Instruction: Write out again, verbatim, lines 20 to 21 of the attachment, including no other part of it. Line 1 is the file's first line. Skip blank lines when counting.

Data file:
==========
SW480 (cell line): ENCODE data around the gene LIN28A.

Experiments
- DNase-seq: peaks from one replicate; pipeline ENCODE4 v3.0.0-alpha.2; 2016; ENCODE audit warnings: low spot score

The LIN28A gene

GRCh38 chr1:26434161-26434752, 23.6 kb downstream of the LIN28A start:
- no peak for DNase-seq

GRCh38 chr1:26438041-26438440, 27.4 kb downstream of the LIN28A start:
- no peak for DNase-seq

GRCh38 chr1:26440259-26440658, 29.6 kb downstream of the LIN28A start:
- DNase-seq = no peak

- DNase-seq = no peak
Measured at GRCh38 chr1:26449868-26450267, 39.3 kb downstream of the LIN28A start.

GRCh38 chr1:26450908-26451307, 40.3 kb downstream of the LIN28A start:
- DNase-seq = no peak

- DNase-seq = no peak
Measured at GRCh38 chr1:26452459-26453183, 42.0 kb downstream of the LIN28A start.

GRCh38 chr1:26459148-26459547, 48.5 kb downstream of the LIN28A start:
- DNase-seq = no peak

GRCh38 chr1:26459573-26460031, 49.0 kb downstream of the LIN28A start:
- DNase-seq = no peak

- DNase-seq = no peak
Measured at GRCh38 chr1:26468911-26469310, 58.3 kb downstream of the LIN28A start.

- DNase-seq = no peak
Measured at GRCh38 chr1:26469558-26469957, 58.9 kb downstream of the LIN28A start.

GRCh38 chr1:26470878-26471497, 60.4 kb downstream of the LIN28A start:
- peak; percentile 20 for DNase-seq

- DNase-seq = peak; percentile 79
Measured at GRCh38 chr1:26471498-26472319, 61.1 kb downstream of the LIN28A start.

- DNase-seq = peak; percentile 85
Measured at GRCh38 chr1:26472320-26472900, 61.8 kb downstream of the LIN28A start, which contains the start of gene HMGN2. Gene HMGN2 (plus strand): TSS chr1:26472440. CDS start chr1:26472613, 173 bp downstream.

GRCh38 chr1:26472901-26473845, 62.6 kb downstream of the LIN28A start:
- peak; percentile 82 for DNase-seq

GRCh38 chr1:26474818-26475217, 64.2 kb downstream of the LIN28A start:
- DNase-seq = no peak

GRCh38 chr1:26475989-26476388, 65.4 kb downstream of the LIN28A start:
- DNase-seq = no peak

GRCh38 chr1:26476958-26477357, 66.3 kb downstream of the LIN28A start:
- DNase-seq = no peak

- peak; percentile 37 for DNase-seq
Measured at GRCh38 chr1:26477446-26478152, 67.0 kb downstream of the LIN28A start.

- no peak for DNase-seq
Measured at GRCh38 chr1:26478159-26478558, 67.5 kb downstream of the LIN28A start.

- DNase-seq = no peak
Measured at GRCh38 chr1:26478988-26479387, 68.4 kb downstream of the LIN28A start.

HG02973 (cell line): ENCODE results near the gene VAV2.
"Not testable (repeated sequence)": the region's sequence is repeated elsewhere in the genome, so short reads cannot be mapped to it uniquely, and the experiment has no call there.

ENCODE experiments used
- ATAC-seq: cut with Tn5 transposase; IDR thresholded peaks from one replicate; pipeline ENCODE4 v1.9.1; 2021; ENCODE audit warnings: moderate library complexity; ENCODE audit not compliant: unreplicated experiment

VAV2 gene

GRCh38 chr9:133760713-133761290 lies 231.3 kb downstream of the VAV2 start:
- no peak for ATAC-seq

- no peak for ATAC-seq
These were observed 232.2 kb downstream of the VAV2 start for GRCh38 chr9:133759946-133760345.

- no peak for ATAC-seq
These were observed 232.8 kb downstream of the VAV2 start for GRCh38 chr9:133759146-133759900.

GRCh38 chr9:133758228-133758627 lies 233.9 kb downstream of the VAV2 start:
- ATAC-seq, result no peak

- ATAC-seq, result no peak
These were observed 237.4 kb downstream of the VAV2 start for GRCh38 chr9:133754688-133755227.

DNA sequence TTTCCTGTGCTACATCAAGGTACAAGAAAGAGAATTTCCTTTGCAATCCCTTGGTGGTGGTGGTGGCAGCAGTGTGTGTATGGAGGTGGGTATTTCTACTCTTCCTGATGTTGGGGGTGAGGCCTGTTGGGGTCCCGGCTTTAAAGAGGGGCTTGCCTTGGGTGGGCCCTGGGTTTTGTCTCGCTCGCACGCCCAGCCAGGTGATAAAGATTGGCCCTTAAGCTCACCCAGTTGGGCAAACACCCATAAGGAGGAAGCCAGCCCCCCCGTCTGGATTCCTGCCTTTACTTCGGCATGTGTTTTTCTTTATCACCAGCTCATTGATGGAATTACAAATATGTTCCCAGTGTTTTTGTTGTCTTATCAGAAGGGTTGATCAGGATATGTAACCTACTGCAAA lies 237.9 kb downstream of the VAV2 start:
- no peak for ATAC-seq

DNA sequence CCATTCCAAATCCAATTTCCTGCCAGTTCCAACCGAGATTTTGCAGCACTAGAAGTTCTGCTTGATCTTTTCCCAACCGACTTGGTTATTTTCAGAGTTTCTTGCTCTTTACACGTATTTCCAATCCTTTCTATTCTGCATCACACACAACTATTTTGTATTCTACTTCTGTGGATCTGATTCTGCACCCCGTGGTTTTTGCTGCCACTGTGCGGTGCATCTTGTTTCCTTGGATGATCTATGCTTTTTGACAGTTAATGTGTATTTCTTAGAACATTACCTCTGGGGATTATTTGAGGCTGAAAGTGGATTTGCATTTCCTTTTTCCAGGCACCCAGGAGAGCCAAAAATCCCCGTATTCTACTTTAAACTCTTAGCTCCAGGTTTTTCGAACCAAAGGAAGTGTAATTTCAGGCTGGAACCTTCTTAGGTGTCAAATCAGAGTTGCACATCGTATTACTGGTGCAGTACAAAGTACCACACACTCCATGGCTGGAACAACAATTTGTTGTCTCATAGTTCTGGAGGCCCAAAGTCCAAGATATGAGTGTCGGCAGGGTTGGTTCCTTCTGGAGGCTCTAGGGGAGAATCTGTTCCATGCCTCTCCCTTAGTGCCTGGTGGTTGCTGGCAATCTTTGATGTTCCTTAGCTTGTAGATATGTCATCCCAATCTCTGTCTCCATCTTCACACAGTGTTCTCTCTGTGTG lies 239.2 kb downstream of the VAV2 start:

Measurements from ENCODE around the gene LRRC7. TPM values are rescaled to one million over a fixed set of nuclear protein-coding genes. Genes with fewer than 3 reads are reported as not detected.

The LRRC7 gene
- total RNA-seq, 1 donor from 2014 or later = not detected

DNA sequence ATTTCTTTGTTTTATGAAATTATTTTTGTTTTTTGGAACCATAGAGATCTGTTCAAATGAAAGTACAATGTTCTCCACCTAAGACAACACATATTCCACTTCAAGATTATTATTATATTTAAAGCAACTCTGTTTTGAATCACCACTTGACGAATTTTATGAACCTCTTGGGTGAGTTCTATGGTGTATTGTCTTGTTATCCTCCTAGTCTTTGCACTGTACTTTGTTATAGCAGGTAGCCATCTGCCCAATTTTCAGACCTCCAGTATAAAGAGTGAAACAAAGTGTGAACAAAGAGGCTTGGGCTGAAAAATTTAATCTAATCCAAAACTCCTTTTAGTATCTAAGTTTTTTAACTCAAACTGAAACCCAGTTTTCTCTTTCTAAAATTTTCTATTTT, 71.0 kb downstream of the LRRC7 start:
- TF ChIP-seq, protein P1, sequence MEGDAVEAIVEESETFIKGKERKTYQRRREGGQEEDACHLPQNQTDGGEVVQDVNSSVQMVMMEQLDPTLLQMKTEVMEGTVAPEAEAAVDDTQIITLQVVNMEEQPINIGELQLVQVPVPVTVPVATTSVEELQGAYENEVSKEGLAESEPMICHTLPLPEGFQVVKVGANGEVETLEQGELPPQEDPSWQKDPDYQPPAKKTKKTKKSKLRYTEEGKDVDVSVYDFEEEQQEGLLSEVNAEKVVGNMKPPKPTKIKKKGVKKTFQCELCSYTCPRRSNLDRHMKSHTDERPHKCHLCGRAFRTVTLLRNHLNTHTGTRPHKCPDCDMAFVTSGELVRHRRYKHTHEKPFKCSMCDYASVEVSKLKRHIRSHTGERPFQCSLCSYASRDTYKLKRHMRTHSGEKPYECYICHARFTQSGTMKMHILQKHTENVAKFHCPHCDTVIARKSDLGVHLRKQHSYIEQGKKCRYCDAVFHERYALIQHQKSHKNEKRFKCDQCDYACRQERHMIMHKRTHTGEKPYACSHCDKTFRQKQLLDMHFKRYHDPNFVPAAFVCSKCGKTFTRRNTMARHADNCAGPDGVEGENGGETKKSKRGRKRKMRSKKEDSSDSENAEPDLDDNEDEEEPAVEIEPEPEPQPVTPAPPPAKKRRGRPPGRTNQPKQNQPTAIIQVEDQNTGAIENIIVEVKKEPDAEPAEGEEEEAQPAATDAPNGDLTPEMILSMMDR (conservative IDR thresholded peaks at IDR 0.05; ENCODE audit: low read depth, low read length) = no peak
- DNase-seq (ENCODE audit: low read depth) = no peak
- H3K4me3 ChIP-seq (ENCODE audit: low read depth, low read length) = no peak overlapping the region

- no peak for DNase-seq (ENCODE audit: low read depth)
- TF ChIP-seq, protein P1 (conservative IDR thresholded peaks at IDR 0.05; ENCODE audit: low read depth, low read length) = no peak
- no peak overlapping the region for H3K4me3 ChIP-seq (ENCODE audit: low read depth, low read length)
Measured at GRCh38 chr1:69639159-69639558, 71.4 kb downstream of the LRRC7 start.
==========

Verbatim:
- DNase-seq = no peak

- DNase-seq = no peak